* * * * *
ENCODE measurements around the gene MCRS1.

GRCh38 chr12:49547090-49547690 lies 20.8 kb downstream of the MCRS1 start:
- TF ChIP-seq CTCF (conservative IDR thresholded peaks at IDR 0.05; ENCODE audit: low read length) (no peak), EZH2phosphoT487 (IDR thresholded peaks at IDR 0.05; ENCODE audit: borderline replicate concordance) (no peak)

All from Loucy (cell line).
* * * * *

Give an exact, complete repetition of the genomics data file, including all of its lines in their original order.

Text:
ENCODE measurements around the gene MCRS1.

GRCh38 chr12:49547090-49547690 lies 20.8 kb downstream of the MCRS1 start:
- TF ChIP-seq CTCF (conservative IDR thresholded peaks at IDR 0.05; ENCODE audit: low read length) (no peak), EZH2phosphoT487 (IDR thresholded peaks at IDR 0.05; ENCODE audit: borderline replicate concordance) (no peak)

All from Loucy (cell line).